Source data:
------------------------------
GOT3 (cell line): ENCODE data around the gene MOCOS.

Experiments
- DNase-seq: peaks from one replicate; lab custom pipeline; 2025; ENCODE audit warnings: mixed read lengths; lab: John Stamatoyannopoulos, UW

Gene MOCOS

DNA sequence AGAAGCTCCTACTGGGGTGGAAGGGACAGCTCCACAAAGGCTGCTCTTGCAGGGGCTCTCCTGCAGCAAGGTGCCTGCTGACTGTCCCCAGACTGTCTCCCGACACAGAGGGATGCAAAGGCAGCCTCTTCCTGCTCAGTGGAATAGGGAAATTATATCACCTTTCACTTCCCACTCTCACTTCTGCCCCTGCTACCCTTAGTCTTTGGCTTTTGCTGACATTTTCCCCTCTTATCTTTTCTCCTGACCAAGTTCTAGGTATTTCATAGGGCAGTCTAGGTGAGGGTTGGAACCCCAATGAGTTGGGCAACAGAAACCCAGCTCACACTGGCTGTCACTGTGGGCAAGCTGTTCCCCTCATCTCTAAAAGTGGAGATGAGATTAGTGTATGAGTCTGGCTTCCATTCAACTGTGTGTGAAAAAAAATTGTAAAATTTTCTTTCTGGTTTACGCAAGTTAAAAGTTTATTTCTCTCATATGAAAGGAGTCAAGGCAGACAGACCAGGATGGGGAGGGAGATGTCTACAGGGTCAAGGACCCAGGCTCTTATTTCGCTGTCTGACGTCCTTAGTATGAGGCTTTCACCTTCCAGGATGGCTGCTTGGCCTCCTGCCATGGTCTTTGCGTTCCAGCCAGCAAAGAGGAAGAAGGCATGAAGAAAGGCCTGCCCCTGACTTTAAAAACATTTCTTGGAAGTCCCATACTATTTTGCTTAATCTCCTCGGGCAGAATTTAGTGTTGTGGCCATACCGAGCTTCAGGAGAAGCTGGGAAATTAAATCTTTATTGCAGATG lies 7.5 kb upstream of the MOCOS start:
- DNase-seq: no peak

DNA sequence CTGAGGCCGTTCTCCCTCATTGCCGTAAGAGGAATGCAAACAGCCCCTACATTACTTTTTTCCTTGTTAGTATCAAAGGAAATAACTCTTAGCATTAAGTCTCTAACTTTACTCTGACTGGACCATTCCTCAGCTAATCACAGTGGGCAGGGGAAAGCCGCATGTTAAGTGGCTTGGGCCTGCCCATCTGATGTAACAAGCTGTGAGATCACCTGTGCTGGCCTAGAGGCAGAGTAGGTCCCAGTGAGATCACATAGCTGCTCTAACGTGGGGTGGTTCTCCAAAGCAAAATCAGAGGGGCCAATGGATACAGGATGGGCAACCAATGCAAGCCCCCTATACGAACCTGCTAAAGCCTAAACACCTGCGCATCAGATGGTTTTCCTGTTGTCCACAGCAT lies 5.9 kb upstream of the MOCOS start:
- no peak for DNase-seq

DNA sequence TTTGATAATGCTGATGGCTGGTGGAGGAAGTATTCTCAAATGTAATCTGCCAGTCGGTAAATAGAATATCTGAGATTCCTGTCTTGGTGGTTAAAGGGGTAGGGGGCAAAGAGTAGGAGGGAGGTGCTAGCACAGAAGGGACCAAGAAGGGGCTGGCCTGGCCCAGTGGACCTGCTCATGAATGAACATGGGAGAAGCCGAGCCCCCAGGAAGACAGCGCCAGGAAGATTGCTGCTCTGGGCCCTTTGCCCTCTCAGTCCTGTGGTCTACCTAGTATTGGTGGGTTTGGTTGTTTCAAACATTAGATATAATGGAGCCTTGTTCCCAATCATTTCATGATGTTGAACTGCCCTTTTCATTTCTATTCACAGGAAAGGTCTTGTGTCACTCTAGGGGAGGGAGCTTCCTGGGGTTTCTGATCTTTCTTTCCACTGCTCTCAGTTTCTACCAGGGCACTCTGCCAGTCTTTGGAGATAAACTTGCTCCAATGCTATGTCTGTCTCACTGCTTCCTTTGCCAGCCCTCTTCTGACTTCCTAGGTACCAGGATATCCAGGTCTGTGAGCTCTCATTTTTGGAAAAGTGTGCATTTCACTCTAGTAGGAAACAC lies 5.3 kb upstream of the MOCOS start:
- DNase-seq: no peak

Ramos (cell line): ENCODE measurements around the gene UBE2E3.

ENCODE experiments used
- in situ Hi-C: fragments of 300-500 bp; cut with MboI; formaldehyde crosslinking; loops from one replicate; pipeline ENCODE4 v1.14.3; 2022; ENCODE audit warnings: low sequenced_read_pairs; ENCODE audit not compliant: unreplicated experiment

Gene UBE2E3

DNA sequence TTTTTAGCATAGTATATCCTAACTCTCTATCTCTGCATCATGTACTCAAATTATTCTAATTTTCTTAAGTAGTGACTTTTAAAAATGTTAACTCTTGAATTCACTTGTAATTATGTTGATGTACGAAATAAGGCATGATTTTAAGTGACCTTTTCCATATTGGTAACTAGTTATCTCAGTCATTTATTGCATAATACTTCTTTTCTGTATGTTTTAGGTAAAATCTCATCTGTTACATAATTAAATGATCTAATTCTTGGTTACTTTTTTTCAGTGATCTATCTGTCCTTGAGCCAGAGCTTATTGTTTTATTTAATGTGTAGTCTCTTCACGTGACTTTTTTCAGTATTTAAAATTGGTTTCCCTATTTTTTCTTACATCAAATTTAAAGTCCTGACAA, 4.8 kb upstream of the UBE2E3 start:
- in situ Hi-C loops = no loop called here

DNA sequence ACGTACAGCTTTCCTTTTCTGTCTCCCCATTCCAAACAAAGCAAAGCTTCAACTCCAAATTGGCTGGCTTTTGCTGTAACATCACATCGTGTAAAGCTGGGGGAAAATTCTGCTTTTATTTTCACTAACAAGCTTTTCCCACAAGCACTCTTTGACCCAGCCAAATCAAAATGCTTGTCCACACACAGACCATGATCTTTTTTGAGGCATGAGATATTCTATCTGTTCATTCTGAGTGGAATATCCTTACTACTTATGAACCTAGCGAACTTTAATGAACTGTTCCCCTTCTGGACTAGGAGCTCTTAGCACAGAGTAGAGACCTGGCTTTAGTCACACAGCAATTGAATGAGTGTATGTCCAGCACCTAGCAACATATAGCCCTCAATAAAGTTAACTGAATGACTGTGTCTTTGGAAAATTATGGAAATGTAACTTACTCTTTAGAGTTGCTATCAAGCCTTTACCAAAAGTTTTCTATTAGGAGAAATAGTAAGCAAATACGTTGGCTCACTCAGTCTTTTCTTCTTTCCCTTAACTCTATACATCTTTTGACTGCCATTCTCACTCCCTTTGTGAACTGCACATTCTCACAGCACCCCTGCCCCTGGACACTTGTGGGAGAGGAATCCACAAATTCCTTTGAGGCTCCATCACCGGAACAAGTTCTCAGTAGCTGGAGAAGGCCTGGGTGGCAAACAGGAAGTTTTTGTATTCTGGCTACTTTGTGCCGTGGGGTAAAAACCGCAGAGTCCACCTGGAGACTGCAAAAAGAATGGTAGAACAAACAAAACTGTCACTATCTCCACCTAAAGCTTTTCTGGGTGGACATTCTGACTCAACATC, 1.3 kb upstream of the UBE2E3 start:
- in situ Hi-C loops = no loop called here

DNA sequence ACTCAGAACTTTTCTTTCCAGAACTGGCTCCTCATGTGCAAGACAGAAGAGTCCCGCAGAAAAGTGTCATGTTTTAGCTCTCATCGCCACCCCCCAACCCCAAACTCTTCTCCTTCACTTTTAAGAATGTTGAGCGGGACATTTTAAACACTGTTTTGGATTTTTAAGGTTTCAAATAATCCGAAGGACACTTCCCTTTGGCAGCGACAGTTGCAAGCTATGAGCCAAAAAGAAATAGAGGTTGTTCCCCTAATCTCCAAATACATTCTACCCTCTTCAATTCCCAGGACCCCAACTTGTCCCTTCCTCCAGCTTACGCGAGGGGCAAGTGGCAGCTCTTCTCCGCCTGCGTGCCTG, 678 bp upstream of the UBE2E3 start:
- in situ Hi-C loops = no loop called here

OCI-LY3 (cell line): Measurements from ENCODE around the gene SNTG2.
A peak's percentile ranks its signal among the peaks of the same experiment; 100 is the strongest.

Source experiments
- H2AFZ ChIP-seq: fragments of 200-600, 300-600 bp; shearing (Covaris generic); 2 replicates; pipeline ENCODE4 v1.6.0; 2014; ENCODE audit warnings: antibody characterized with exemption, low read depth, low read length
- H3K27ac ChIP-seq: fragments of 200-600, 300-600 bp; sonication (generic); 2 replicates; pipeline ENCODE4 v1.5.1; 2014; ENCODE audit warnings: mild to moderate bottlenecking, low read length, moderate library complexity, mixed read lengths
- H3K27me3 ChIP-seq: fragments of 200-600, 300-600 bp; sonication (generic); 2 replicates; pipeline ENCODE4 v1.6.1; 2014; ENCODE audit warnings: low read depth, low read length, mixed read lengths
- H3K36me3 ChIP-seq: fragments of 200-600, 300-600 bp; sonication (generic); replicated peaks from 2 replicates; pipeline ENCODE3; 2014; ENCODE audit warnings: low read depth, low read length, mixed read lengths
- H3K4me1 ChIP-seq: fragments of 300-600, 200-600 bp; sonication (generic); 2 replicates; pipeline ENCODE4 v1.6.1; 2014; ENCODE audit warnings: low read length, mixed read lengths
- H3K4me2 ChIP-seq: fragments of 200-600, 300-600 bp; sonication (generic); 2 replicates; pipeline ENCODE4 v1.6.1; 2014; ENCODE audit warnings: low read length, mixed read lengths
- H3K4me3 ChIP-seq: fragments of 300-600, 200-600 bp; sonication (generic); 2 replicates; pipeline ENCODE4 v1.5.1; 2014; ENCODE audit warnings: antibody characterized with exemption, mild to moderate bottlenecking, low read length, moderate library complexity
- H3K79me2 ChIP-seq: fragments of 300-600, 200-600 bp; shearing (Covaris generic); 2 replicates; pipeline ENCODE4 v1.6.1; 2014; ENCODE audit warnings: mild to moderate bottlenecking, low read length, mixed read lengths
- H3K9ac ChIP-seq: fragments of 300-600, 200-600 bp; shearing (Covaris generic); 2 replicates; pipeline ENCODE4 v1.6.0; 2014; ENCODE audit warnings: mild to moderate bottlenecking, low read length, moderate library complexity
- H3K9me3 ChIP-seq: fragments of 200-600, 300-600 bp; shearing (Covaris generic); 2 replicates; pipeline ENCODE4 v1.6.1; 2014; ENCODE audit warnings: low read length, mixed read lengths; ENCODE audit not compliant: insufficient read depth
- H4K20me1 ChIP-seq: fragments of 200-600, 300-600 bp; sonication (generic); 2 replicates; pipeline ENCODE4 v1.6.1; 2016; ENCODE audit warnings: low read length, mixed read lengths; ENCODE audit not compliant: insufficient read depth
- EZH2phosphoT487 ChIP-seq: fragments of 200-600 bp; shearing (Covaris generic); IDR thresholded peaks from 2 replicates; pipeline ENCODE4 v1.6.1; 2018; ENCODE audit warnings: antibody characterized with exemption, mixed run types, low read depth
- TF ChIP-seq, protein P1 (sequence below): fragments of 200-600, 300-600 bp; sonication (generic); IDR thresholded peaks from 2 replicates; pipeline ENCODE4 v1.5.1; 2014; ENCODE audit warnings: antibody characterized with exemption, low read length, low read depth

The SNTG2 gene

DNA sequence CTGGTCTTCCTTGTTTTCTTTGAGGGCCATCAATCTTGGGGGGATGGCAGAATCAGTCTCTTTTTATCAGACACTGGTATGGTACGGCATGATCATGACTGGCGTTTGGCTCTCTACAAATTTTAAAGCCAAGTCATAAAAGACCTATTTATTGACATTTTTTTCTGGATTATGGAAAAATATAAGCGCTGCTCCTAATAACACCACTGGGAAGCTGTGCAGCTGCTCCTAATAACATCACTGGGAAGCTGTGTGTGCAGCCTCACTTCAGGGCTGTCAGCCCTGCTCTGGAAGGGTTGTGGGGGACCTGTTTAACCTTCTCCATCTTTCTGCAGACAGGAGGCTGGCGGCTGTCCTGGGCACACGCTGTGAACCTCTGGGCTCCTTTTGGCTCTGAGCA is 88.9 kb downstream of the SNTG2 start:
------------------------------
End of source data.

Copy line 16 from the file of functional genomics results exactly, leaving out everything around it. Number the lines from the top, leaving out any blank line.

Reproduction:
- in situ Hi-C loops = no loop called here